I have just gotten through my first full week of UX consulting flying solo (without an agency or other a full fledge team to direct my work), and all I can say is: wow. I’ve had several revelations and reflections that I wanted to share with all of you.
First off, I say wow because, put quite simply, I LOVE this work. This type of environment is a huge part of what I’ve been missing in my career. I’ve never been so happy to go to work! There are several reasons. One, no one is responsible for me but me. I determine what I’ll be working on, and I’m the one to say whether or not it’s good enough to hand off. I feel in control of my outputs as well as my inputs. Two, the work is fun, and my team is awesome. I couldn’t ask for a better first solo gig to work on. I’m totally into the product being developed, and the team that I’m working with is super talented. Three, I get to teach people about what I do… and they listen. People are paying you to speak, to teach and to help their product and brand. Knowing that there is a timeline when you’ll be available and that you are an expert outside source completely changes people’s perspectives… well at least for now. Four, I get to use what I’ve learned and use it creatively. Because I’m calling the shots on the UX work (based on business objectives of course) I can be flexible in solving problems. This is refreshing and makes me feel like all of my hard work outside of “work” is put to good use.
Secondly, I’ve really begun to see that it’s not that serious. That any help and hard work is better than no help. Being on my own I have to realize that I’m fully responsible. For someone like me this can be overwhelming in an attempt to reach perfection. Well Lis, perfection is never going to happen. However quality, hard, informed work is better than no work at all. After each project I work on, my goal is to write what went well, what didn’t, and what I would have changed or done better. This will help me develop even more in my solo role.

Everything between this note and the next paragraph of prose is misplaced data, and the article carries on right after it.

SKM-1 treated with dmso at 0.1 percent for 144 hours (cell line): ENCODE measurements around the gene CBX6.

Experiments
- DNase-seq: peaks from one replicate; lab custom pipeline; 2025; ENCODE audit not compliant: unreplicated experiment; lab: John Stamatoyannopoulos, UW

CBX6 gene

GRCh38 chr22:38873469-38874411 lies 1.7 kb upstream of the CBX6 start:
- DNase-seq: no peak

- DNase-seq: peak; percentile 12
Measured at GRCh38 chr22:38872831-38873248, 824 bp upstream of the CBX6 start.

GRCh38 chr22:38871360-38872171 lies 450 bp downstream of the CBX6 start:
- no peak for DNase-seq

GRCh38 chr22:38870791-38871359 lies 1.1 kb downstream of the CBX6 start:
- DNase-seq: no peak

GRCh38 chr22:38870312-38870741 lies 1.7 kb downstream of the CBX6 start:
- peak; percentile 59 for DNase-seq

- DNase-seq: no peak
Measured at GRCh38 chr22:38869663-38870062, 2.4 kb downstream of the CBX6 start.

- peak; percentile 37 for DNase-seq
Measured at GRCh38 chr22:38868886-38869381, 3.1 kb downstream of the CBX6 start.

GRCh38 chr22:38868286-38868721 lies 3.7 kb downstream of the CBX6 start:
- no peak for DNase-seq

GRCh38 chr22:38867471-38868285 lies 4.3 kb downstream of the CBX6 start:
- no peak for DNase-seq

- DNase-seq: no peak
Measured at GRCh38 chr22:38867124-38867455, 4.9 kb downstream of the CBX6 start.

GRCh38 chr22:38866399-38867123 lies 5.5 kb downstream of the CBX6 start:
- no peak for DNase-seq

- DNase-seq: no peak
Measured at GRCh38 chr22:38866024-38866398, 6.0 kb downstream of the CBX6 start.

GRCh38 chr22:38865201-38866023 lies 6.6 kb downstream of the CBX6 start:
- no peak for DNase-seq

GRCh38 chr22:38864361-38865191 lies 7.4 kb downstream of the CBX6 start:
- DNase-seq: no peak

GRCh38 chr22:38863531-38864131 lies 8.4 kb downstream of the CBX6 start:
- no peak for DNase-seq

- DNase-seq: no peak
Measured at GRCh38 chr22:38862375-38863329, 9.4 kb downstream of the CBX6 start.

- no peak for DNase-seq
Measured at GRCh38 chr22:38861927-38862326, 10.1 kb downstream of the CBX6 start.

I’m looking forward to working on these types of projects more and more. I feel like I’m contributing and that I’m making a difference and that is what fuels me to succeed. I can do this!
Over the last year, I have learned a lot about what it means to be an independent worker. Mostly it means that you are never satisfied with the project you are on, and that you are continuously looking for new challenges to sink your teeth into. During this past year, I’ve done a lot of reflecting on what types of challenges I want to take on, and have talked to others about this topic at length. It feels like, as a design community, we are always looking for the same big challenges. Working for ABC because they did this campaign, working for XYZ because they did this talk at this conference, working with DEF because only the best designers work there. Talking with my peer review group a couple of weeks ago I found myself asking, are we a profession that is obsessed with reputation? We are always talking about innovation and creativity, yet the majority of us want to work at ABC for the same reasons. How, then, do we expect to foster the principles of change that we all speak of?
What am I trying to get at? I’m asking you as design professionals to tell me the advantages that you see working for the big guys? What products have they produced that are more fun & challenging that Joe Smoe’s website start up? For me, I’m really beginning to think how much of it is what these companies/agencies produce and how much is just for the reputation that they have? We follow these guys like they’re rockstars and we’re the groupies… “John from DEF is speaking at yadda yadda (some UX designer faints from excitement)”, but how different is the work that you are or could be doing for someone that can’t afford to hire DEF? Isn’t it time for our community to expand beyond the big names, isn’t it time for us to start to create different big names and great ideas??
All this being said I know that we are all doing really great work that is creative and helpful in our careers, but my question is would you trade all that work to go to a giant agency? And if so, is it because you will learn more & solve great problems, or is it because of their reputation? I’m definitely starting to lean the other way myself, but that’s not to say I’m not also guilty of being a groupie. What it means is I’ve start asking myself these questions and determining where I want my career to go, and what types of challenges I want to entertain in my future.
What are your thoughts? I would love to hear them!